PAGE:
The UC Irvine men’s volleyball team entered the 2011 season with a No. 2 national ranking and was one of two preseason favorites to win the competitive Mountain Pacific Sports Federation championship. But head coach John Speraw knows his team must overcome some significant challenges — such as the nation’s most difficult schedule — to capture its third NCAA title in five years.

Not only does UCI’s conference feature eight of the best 10 squads in the country, but the Anteaters play the two non-MPSF top 10 teams — Penn State and Ohio State — Feb. 4 and 5 on Penn State’s home court.

Speraw’s team, however, is loaded — with returning All-Americans
Carson Clark, Jordan DuFault and Kevin Wynne, as well as middle blocker
Austin D’Amore and a talented freshman class. Currently ranked seventh
nationally, the Anteaters head east with a 4-6 record. Speraw talks about what it will take for UCI to win another NCAA championship.

Q: Does entering the season ranked No. 2 nationally put pressure on your team?
A: Possibly. You never really know what goes on in the minds of your athletes. But we’ve been in the position before. We’ve been preseason No. 1 and won the national title, and we’ve been preseason No. 8 and won it. We’ve had some experience with these scenarios and have discussed the issues involved with being a high-ranked team and how that can negatively affect you if you let it.

Q: How’s your team looking so far?
A: We may have the most depth we’ve ever had in the program, but we haven’t really put it together yet. I’m optimistic; this team is fun to work with. But we also know that this year in particular the quality of volleyball is very, very high. So for us to win a championship, we’re going to have to be playing at a very high level at the end of the year. Right now, we aren’t there.

Q: How important will the Penn State tournament be for your team’s development?
A: It’s going to put some pressure on us, mostly because the teams we’re going to play out there — Penn State and Ohio State — are extremely good. I like taking the team to Penn State because that’s where the Final Four will be played. Every time there’s a Final Four in the Midwest or the East, we try to go there during the season to play so we’ll get some experience playing with jet lag at a tough opponent’s home. It’s a very difficult thing to do. So for the Penn State tournament, we’re going to stay in the same hotel that will host the Final Four teams and, hopefully, learn the lay of the land. Win or lose, it’ll be a good experience for us.

Q: Who looks good this year?
A: Southern California looks really good to me. They’re very experienced and still have most everyone who played in the championship game against us two years ago. I think BYU looked really good at our season-opening tournament. They’ll be tough to beat, especially if we have to play them on their home court, which is the toughest place on the road to play. And most people think [defending NCAA champion] Stanford’s going to drop because it lost a couple of their seniors from last year, but actually I think that team has some real talent. And UC Santa Barbara and Hawaii look tough. I think these are going to be the top four or five teams we’ll face.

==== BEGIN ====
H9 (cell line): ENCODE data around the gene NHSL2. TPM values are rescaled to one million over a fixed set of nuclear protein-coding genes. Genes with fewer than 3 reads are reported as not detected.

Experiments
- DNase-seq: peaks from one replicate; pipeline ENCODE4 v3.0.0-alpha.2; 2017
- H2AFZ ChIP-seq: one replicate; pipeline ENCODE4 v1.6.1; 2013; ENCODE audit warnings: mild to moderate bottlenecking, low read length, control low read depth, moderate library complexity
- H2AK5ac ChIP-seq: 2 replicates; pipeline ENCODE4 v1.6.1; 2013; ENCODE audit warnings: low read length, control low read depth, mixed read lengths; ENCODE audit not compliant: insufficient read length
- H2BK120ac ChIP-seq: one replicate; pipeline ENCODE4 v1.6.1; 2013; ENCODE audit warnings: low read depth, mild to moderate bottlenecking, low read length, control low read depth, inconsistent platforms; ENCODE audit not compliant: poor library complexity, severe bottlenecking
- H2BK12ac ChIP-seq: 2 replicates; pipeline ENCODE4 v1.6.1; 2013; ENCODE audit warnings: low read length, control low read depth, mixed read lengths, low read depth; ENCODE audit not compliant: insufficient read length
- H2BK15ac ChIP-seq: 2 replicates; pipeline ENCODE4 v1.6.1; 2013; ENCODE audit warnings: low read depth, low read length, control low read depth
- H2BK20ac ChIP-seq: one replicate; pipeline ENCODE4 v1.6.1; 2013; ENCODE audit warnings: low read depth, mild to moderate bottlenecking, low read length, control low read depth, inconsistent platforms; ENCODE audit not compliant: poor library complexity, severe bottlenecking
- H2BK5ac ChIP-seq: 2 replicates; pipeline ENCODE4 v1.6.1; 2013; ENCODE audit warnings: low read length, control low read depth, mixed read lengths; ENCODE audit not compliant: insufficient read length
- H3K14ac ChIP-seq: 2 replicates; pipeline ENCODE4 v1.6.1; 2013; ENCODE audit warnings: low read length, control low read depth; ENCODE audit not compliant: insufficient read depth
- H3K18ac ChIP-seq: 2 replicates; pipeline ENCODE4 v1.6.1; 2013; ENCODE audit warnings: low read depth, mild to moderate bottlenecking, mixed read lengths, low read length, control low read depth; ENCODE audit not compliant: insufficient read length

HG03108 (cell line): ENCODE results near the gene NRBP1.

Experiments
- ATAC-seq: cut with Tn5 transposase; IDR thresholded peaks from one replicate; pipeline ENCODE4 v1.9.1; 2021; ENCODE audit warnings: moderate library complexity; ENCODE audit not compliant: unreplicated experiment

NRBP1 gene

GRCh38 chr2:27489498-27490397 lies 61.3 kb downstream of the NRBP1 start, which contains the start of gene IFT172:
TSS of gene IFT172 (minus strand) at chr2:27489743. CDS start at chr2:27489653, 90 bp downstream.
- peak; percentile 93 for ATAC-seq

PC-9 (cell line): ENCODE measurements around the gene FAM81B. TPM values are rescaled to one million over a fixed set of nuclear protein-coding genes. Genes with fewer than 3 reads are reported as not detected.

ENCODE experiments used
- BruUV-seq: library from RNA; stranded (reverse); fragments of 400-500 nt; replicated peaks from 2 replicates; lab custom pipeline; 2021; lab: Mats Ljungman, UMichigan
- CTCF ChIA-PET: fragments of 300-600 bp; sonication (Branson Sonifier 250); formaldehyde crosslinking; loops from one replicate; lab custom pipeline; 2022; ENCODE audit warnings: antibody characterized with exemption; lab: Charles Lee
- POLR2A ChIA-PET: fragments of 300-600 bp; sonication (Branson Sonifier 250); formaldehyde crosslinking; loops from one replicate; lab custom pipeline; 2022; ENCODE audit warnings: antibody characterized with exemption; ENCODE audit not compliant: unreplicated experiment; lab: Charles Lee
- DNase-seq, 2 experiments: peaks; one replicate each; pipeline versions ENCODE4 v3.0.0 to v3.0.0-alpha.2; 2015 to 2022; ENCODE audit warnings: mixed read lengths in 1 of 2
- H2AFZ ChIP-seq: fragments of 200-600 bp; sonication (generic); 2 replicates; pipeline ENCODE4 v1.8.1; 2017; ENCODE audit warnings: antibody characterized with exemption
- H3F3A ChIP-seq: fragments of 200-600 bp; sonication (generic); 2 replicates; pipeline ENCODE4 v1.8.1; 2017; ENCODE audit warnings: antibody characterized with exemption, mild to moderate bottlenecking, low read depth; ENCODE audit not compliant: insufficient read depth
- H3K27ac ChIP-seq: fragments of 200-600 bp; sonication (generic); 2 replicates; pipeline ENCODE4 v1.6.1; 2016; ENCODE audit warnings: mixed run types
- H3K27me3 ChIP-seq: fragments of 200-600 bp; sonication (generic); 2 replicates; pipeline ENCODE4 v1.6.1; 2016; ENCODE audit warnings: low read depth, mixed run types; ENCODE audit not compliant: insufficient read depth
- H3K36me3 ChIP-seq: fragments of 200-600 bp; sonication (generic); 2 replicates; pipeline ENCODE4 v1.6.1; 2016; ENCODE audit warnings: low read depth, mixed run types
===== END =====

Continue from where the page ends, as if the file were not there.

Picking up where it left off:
Q: Annually, the Mountain Pacific Sports Federation features seven or eight of the top 10 teams in the country. What are the advantages – and disadvantages – of being part of such a competitive conference?
A: It’s advantageous when I can go to a recruit and tell him that he can play tough matches every single night. When I’m recruiting in the Midwest or the East, it’s a pretty good enticement. Also, playing good teams every night brings out our best. I think it’s fun and challenging for everyone in the program. The hard part, obviously, is the playoff picture, where only four teams — and, at most, two from our conference — make the postseason to play for the championship. You can literally be ranked eighth in America — like we were last year — and not make the playoffs.

Q: You won NCAA titles in 2007 and 2009, and your team is among the favorites this year. To what do you attribute this every-other-year pattern?
A: It’s difficult to win repeatedly in this conference. After 2007, we graduated a lot of important players who had been on the court for us for quite some time, so when we weren’t very good in 2008, it wasn’t surprising. Then 2009 was great because we had a lot of guys who really improved and had breakout years. So will that happen for us this year? I don’t know. It could — I definitely think we can have a team that’s there at the end.

Q: What makes UCI so attractive for volleyball?
A: It’s in Southern California; it’s by the beach. The administrative support for our program has been great. And the Bren Events Center is a really nice facility, which allows us to recruit high-level athletes. We’ve also created a culture at UCI that it’s a great place for guys with aspirations to play volleyball at the next level. We have a lot of guys playing professionally overseas. We wanted to build a program where we could tell a recruit that if he came here, he’d get a great education and be able to play for a national championship, along with furthering his career goals. And I think we’ve done that.